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San Diego Youth Speak Out On How Budget Cuts Hurt Their Chances For Success

Joni Halpern and Mark Dillon
San Diego Youth Speak Out On How Budget Cuts Hurt Their Chances For Success
GUESTSJoni Halpern, director, Supportive Parents Information NetworkMark Dillon, vice-chair, San Diego Human Relations Commission

How Budget Decisions Affect San Diego Kids

"When children of low-income families try to reach their dreams, they are greeted by barriers all around them – barriers that deter them from reaching their dreams. What are these barriers? …

Here is only one example: When the City of San Diego votes with the Metropolitan Transit District and the San Diego Association of Governments to raise bus fees and reduce bus routes, it results in low-income parents having a harder time finding work and getting to work. This reduces the family budget leaving children hungry and sometimes homeless."

-Dereck Montes is a San Diego City College student and youth leader at the Supportive Parents Information Network

How Budget Decisions Affect San Diego Kids

"I would like school more if I could have classes in art, or drama or music. But we do not have those classes...

I would like to learn art, drama and music in the library near my house. But they do not have classes for us. I like to act. I like to paint. I want to learn music. Many kids are like me."

Angela Salgado, 8 years old.

All of our lives are affected by the current economic downturn, but children will be most affected by some measures designed to balance budgets.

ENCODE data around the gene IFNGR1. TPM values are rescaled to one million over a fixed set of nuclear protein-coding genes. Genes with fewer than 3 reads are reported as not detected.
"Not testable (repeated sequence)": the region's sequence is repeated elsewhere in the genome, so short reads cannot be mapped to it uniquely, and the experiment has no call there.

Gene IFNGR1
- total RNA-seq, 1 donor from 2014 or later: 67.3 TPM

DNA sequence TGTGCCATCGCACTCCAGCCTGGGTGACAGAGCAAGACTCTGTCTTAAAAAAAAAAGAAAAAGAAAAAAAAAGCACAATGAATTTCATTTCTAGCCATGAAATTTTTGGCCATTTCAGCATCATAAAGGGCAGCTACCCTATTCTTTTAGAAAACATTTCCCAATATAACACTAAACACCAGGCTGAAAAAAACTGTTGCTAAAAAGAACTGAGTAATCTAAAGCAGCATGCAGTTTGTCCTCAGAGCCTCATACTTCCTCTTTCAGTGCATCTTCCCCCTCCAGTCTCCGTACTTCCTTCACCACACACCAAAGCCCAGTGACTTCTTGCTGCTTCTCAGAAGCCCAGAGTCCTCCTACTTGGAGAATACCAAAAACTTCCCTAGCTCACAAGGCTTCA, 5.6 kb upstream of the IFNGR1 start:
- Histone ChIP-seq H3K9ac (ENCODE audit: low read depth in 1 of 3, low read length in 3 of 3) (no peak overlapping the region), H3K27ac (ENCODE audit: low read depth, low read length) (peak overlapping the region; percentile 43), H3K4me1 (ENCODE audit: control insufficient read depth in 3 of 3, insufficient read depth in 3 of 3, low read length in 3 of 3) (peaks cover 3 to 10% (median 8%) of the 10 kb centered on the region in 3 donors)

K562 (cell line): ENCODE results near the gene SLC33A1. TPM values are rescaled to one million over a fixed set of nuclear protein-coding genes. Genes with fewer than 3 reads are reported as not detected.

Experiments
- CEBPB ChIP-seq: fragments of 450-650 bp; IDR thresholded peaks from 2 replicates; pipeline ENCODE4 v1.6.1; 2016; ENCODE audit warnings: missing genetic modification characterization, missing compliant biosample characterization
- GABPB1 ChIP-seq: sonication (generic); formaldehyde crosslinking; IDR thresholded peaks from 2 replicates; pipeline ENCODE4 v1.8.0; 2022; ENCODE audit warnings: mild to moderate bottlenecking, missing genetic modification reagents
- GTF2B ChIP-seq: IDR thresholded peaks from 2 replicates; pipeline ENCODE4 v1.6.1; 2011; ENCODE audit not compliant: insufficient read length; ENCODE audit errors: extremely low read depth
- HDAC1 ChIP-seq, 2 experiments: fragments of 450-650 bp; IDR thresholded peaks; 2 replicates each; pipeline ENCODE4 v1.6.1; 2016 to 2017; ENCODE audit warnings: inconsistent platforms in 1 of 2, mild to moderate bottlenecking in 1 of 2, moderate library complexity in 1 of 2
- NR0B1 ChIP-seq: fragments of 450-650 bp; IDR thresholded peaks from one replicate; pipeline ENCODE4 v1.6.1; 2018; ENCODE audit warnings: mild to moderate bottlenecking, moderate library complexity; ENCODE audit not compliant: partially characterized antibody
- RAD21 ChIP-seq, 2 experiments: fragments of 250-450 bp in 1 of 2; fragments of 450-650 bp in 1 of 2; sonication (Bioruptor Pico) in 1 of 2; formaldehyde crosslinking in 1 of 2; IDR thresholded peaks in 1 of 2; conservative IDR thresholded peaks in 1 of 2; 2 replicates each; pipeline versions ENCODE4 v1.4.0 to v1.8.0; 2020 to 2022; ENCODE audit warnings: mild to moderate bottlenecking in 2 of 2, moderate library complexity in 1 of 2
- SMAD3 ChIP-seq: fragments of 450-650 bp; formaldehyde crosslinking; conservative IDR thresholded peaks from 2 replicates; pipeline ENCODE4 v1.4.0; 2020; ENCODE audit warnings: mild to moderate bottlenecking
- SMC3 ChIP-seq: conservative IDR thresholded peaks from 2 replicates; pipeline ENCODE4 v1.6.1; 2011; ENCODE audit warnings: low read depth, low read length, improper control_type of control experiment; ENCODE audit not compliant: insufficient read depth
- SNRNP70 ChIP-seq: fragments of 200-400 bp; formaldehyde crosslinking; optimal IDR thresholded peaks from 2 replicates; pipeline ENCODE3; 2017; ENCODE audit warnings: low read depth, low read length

Tonight, a group of youth leaders and the Supportive Parents Information Network, or SPIN, will make a presentation to the San Diego Human Relations Commission to urge them to take a stronger stand for kids.


Joni Halpern, the director of SPIN, told KPBS that city budget cuts mean reduced library hours, which impact students' ability to do their homework. She said increased water costs mean some families have lost their water for weeks at a time. And transportation costs have caused some people to lose their jobs, or reduce their working hours.

San Diego students are addressing these issues in letters to the San Diego Human Relations Commission.

"People say 'Go to the library.' But it's closed a lot of the time," wrote Jorge Garcia, age 12.

Mark Dillon, the vice-chair of the San Diego Human Relations Commission, said its job is to bring exposure to groups like SPIN with complaints. The 15-member commission advises the mayor and City Council. Seven of its members are appointed by the mayor, and one member is appointed by each councilmember.

"We don't have any authority to do anything, we don't have any budget, but we work with SPIN in this case to elevate the issues," he said.


He said the commission has provided exposure in the past to issues like food stamps and cyber bullying.

But he said planning, like SPIN has provided, is key.

"You can't just come to the commission and complain," he said. "You need to come with the kind of planning and background they have provided."

Corrected: May 28, 2024 at 12:28 PM PDT
Claire Trageser contributed to this report.